Saturday, January 05, 2008

Review of The Metamorphosis by Franz Kafka

That's right, "books for buds" is on an eponymous kick, and if I know a guy who insists on calling himself Gregor Samsa, then he'd have to be pretty damn forgettable to avoid this list. Gregor, as it happens, is not. He's interesting enough to get away with being a contrarian prick, a deadpan provocateur, and when misjudged, he can toy with his verbal opponents as if they were insects. The depth of his irony can be hard to judge at a glance, and you wade casually into his posts at your peril. His style is what makes him go though, a reasonable argumentative voice, and he uses that voice to be funny, wry, or, you know, seriously argumentative, or sometimes all those things at once. Almost like that Kafka guy.


The Metamorphosis is so canonical, it's hard to offer an honest (or an interesting) review. A story like this one especially, which is loaded with bizarre props in an otherwise realistic story, drives academic types to hunt hard for symbolism. The endnotes to the story contain the most tedious sorts of observations, whether offering strong hints that it's an allegorical story (the business with the father throwing apples at Gregor), or the cultural symbolism of open or closed doors and windows, or dreary notes on technique (the three boarders are indistinguishable, which cleverly adds to the spookiness of the story--sorry, if I saw it used in Bugs Bunny, then I refuse to be awestruck). It may all be true even, but although Kafka is careful about the mood he builds, the purpose of the story isn't quite that mind-boggling. Importantly, the story holds up just fine as a story. It's more an odd exhibit to be appreciated than it is a puzzle to be solved, and Kafka manages to evoke emotions and convey scenery with economy and skill, and on the basic level, here's one that doesn't shy from being read and enjoyed.

I'm sure that any pointy-headed academic would be the first to tell you that the sturdy storytelling is part of what makes this story so damn beguiling (and here I start off on my own wacky overanalyses). The style holds up against, and cleverly contrasts, the giant absurdity of the premise. Kafka avoids in his own language, as does Gregor himself, the predictable hysteria that would surround the appearance of a gigantic insect in Gregor's bed one morning. His bugginess is by no means ignored, but there is, in places you'd otherwise expect it, a big, beetle-shaped hole in the exposition. (It's a shame sometimes what breaks through into the vernacular. Wouldn't a cockroach upstairs be more evocative than proverbial family-room pachyderms?) It's a different sort of balancing act than Robbins was into, one that gets the very structure of the narrative up onto the tightrope with everything else.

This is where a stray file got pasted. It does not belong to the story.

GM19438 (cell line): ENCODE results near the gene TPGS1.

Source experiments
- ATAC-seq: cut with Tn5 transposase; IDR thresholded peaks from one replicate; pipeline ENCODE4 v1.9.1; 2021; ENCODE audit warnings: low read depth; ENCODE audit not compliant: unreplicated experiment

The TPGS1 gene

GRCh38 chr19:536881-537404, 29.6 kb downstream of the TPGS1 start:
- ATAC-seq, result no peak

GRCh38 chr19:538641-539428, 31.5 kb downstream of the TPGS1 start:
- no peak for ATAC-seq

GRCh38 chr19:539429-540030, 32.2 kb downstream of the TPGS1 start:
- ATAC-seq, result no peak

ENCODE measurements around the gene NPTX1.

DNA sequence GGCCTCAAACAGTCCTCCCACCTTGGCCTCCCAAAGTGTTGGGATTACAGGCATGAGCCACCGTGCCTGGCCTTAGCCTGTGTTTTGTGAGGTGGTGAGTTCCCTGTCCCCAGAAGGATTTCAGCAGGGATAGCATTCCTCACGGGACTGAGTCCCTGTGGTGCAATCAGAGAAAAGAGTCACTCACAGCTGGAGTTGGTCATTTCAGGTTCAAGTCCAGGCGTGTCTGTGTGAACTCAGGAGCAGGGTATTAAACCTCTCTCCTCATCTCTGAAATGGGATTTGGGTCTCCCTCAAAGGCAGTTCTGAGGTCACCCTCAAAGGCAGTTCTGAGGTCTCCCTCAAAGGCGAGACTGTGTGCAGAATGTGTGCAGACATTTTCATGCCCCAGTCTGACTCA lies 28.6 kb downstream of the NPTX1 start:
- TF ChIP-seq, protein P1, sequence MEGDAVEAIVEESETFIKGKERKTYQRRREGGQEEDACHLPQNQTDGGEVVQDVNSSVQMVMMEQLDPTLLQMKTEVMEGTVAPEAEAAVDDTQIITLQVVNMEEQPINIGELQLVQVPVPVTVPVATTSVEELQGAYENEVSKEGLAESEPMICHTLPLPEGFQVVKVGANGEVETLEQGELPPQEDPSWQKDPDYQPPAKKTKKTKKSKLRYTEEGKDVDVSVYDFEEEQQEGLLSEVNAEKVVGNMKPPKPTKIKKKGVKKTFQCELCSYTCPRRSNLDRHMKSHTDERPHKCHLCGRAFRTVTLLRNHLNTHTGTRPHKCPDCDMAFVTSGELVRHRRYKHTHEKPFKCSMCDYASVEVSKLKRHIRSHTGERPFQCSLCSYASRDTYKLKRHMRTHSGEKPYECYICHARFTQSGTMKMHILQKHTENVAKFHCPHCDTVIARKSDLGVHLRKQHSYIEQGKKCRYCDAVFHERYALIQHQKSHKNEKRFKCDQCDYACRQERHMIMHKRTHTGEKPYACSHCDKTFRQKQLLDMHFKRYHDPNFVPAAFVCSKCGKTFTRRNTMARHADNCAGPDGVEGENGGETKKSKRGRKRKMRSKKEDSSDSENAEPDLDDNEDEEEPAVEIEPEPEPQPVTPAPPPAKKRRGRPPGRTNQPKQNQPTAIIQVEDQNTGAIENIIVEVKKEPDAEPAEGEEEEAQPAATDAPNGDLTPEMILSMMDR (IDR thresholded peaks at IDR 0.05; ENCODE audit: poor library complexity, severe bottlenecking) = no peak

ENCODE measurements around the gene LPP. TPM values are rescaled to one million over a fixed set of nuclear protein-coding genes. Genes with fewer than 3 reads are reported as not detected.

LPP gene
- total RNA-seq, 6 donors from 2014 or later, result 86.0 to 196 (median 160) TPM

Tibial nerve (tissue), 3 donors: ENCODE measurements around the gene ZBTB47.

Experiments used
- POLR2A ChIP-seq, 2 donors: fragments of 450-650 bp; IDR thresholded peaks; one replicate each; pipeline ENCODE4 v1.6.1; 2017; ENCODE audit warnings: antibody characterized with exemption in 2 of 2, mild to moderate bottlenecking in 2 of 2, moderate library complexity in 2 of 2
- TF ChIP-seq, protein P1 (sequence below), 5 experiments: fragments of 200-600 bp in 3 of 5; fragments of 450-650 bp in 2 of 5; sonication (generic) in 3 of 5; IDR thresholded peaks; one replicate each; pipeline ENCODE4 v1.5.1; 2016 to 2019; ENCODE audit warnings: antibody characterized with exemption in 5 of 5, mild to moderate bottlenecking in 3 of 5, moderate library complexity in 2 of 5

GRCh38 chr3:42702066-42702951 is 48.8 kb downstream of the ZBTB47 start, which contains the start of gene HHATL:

And as much as I hate to dig into the comparative meaning of every-goddamn-thing here, Kafka does choose his language with precision. The opening, "as Gregor Samsa awoke from unsettling dreams" sets up his contrasting views splendidly. It's not just an opposition between the concrete prose and absurd circumstances, there's a deep division at work here between the intellectual (or realist) and emotional planes. Gregor is the thinker of the story, approaching his new body with (quite obtuse) rationalism. How will he open the door, he thinks, how will he explain to his boss that he's late? He's the character that is shown trying (and failing) to express himself with reason instead of the predictable alarm. But Gregor's every action is verminous, and without his point of view, would only be seen as mindless: he exudes filth and craves garbage, scuttles about the ceiling and stuffs himself into dark places. To his family, he hisses uncontrollably in anger, and creeps around stealthily surprising their conversations. The people in the story act, by contrast, emotional and un-intellectual when confronted with the monstrous Gregor. Their actions are all expected and natural, but Kafka robs them of their reason in the face of horror. Kafka pulls all sorts of switcheroos with these dichotomies, playing with Gregor's empathy (much stronger than his family's, though his sister shows glimmers of it), with physical strength (Gregor's and his father's waxes and wans), and morality.

The last contrast was perhaps Kafka's most dearly expressed. It's not hard to imagine how a young man working for an unappreciative, exploitive family (but one which is loyal in its fashion), could come to view himself as an unloved pest, with the story proceeding from there as a literal interpretation of that sentiment. He goes on to invert it however: Gregor's efforts to keep his family afloat had been enabling them to be lazy and useless, and through the young man's transformation and eventual death, they (especially the sister) grow, and become transformed themselves, in a positive, and conventional, human way. I think it lacked universality, frankly. Yes, it took some novelistic chutzpah to turn that blame the misfortunes on Gregor himself, and enable their growth only with his misfortune, but it read as more personal, more of a projection, than the rest of the story did. Kafka evidently hated the ending, and perhaps it was because the family's transformation wasn't as compelling as Gregor's.


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Very interesting review about Metamorphosis, I think that this situation can be real in the future, so I like a lot to read about Franz Kafka is a very good writer.

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